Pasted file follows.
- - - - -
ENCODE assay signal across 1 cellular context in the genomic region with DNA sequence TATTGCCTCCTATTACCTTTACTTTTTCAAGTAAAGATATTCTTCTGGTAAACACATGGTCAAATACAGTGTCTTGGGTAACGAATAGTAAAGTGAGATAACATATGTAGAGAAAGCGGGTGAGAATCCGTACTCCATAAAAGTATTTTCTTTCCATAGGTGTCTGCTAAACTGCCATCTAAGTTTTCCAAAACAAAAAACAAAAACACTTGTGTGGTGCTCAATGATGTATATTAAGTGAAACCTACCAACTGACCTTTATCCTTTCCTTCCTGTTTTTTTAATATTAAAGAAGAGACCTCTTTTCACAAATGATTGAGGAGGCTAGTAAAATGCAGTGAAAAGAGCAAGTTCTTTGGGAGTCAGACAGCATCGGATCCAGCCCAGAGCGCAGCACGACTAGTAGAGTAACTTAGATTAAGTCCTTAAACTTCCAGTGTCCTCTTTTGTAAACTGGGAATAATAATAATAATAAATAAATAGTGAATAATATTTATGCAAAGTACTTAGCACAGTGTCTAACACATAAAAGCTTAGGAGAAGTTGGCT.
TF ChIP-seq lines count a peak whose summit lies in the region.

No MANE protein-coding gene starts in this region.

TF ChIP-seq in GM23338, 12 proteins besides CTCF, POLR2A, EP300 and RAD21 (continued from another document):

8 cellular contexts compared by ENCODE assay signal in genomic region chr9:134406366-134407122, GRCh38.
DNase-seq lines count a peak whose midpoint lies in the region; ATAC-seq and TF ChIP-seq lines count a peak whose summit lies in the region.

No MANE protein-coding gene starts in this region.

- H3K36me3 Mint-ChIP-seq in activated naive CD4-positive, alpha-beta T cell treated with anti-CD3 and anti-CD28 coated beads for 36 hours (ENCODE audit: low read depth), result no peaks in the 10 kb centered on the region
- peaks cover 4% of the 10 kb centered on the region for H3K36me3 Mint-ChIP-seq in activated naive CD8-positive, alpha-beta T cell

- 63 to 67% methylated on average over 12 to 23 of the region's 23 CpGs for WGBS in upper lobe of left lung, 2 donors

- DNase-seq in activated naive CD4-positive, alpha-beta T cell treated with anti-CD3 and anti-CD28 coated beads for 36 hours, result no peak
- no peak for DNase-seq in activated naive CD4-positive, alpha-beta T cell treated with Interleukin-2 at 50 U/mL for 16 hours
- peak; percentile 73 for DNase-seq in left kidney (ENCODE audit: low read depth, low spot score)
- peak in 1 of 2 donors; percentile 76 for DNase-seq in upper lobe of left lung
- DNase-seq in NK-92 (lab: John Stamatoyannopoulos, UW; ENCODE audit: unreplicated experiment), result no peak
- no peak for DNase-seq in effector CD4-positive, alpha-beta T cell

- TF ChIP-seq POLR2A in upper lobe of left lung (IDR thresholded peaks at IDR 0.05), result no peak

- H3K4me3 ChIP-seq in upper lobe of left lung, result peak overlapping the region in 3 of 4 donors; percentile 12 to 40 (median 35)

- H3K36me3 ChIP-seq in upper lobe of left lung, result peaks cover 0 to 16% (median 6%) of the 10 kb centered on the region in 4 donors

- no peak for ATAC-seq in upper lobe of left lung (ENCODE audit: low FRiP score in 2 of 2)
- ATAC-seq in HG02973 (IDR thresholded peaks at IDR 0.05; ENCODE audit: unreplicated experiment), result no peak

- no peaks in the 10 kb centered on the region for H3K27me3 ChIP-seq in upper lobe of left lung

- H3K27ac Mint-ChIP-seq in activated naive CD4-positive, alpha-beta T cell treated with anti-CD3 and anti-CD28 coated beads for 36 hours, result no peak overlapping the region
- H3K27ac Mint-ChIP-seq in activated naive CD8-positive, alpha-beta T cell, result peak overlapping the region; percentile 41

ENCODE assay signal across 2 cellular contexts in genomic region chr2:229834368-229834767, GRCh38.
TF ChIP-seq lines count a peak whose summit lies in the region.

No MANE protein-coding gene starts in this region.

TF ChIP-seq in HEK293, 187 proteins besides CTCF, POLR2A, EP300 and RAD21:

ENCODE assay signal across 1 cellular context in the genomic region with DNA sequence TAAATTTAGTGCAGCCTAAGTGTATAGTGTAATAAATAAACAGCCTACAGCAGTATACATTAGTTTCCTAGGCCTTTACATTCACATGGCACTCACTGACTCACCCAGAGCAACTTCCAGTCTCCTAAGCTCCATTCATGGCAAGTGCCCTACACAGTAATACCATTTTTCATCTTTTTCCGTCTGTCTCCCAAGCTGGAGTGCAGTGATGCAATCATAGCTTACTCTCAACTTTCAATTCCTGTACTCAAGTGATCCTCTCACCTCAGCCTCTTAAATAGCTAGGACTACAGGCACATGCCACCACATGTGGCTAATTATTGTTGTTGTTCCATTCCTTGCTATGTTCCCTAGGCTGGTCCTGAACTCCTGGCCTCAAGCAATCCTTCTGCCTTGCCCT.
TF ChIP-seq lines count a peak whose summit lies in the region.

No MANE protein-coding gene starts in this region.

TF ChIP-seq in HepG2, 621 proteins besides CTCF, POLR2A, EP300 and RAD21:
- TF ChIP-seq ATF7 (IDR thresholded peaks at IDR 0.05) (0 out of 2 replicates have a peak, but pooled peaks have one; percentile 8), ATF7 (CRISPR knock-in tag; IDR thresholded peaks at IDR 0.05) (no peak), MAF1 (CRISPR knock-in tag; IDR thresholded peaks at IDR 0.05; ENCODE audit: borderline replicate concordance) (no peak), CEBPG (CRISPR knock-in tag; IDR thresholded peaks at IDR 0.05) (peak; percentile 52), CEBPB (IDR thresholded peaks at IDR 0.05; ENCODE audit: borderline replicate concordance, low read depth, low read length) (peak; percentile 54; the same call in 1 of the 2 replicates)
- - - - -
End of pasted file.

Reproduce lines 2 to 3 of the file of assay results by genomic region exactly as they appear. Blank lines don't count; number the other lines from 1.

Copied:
TF ChIP-seq lines count a peak whose summit lies in the region.

No MANE protein-coding gene starts in this region.